As we discussed in the previous section, from the programming perspective, drawing on the Web is the same as drawing in Windows Forms, except for a few small differences. Drawing on the Web is often called "drawing on the fly" (or "graphics on the fly"). The code in Listing 12.4 draws various graphics objects, including lines, text, rectangles, and an ellipse. We create various pens, brushes, and a 300x300 bitmap. Then we create a Graphics object from this bitmap by calling Graphics.FromImage. Once we have a Graphics object, we can call its methods to draw and fill graphics shapes.
After creating the Graphics object, we set its smoothing mode to AntiAlias, create font and size objects, and call the DrawString, DrawLine, and DrawEllipse methods to draw text, lines, and an ellipse, respectively. At this point the bitmap we created contains these objects. The next step is to call the Save method and send the image to the browser, which we do with the Bitmap.Save method. Finally, we call the Dispose method to dispose of various objects.
Listing 12.4 Drawing graphics objects on the fly
// Construct brush and pens Pen redPen = new Pen(Color.Red, 3); HatchBrush brush = new HatchBrush(HatchStyle.Cross, Color.Yellow, Color.Green); Pen hatchPen = new Pen(brush, 2); Pen bluePen = new Pen(Color.Blue, 3); Bitmap curBitmap = new Bitmap(300, 200); Graphics g = Graphics.FromImage(curBitmap); g.SmoothingMode = SmoothingMode.AntiAlias; string testString = "Hello GDI+ On the Web"; Font verdana14 = new Font("Verdana", 14); Font tahoma18 = new Font("Tahoma", 18); int nChars; int nLines; // Call MeasureString to measure a string SizeF sz = g.MeasureString(testString, verdana14); string stringDetails = "Height: "+sz.Height.ToString() + ", Width: "+sz.Width.ToString(); g.DrawString(testString, verdana14, Brushes.Wheat, new PointF(40, 70)); g.DrawRectangle(new Pen(Color.Red, 2), 40.0F, 70.0F, sz.Width, sz.Height); sz = g.MeasureString("Ellipse", tahoma18, new SizeF(0.0F, 100.0F), new StringFormat(), out nChars, out nLines); stringDetails = "Height: "+sz.Height.ToString() + ", Width: "+sz.Width.ToString() + ", Lines: "+nLines.ToString() + ", Chars: "+nChars.ToString(); // Draw lines g.DrawLine(Pens.WhiteSmoke, 10, 20, 180, 20); g.DrawLine(Pens.White, 20, 10, 20, 180); // Fill ellipse g.FillEllipse(brush, 120, 100, 100, 100); // Draw string g.DrawString("Ellipse", tahoma18, Brushes.Beige, new PointF(40, 20)); // Draw ellipse g.DrawEllipse( new Pen(Color.Yellow, 3), 40, 20, sz.Width, sz.Height); // Send output to the browser and // dispose of objects curBitmap.Save(this.Response.OutputStream, ImageFormat.Jpeg); g.Dispose();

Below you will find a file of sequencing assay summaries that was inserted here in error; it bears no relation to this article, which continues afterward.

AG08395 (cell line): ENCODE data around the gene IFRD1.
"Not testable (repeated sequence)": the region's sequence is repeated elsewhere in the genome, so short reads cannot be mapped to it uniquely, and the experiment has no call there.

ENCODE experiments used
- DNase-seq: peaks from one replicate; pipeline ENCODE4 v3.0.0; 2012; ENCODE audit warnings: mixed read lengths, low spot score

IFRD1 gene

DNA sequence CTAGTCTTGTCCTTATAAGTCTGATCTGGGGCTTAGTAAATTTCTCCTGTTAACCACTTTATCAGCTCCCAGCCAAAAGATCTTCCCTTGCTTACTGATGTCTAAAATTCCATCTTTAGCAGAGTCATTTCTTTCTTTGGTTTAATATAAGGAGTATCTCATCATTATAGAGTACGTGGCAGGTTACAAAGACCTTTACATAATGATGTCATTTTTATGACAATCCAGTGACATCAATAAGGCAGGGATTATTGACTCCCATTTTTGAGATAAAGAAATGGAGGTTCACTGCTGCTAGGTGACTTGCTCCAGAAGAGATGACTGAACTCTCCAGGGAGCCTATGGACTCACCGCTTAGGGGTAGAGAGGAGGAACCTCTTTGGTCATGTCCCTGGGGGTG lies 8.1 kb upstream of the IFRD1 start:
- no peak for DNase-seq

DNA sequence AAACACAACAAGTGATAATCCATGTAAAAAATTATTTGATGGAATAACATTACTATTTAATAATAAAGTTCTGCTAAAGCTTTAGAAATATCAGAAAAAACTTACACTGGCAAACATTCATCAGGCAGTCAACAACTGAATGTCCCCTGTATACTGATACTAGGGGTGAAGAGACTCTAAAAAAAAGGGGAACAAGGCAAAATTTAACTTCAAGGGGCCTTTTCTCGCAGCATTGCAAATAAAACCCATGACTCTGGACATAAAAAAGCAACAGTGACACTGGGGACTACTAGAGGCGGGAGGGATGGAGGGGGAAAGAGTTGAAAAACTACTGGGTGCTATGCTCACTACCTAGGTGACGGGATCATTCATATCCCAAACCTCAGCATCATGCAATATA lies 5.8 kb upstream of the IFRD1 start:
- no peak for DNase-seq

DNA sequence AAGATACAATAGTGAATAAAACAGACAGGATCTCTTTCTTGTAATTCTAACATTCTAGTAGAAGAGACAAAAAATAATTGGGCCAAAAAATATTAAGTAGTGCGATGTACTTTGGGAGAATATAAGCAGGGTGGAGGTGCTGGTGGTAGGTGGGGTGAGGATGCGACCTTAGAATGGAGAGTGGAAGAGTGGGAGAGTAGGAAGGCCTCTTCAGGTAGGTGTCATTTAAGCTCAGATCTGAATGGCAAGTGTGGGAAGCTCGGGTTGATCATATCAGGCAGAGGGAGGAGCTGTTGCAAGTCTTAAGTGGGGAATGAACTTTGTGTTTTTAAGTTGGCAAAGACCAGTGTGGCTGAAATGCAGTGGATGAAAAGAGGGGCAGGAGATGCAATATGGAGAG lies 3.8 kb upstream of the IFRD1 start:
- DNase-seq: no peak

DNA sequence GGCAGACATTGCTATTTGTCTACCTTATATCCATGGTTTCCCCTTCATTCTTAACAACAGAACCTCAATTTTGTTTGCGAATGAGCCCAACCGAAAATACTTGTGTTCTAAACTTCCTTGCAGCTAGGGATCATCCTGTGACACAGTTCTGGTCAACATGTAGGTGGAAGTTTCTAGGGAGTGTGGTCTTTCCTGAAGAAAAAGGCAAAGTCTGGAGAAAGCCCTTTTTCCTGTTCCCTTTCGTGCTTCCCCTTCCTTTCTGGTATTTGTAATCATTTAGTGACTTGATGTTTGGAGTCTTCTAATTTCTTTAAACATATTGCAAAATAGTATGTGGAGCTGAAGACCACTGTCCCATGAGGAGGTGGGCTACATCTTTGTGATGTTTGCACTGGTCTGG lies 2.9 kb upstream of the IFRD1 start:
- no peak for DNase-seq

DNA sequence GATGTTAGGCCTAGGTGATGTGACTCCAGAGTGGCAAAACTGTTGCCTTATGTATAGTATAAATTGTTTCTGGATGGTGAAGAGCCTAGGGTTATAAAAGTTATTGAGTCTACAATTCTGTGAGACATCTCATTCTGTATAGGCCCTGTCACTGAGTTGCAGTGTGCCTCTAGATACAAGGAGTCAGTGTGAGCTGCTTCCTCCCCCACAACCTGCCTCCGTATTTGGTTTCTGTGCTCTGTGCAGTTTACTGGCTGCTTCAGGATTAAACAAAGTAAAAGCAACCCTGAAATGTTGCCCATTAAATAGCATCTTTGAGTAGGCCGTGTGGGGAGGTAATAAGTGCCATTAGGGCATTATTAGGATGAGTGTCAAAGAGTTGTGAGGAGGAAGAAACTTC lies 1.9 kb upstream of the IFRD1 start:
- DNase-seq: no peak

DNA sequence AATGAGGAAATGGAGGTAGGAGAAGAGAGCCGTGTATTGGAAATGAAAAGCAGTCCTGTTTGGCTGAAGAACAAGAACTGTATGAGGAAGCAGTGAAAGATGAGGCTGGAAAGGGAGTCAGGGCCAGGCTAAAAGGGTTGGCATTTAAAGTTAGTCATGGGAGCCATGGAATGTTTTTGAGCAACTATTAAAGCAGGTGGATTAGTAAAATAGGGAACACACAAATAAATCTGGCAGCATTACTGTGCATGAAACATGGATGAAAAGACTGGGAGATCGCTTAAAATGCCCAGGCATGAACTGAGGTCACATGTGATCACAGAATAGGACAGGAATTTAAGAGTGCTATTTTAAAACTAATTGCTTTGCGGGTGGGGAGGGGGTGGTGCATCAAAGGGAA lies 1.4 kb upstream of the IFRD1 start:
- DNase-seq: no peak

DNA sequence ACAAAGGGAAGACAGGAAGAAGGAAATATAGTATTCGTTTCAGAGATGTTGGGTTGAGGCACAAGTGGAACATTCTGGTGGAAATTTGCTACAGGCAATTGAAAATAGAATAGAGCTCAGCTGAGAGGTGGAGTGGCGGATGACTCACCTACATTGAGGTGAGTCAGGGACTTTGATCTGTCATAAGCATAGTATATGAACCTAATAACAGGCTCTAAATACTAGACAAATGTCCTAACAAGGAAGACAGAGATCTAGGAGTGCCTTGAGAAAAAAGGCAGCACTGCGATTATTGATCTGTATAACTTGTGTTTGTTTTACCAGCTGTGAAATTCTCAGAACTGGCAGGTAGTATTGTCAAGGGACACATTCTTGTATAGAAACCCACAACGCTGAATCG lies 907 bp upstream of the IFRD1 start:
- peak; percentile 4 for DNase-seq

For all practical purposes, Listing 12.4 could be a Windows Forms application. The only new code required creates a Bitmap object and calls its Save method to send output to the browser. We use the DrawString method to draw text, the DrawLine method to draw lines, and the DrawRectangle method to draw rectanglesjust as in any other GDI+ application.
Figure 12.10 shows the output from Listing 12.4. The program draws lines, ellipses, and text.
Figure 12.10. Drawing various graphics objects
For more on the Graphics class and its fill and draw methods, see Chapter 3.
GDI+: The Next-Generation Graphics Interface
Your First GDI+ Application
The Graphics Class
Working with Brushes and Pens
Colors, Fonts, and Text
Rectangles and Regions
Working with Images
Advanced 2D Graphics
Developing GDI+ Web Applications
GDI+ Best Practices and Performance Techniques
Miscellaneous GDI+ Examples
Appendix A. Exception Handling in .NET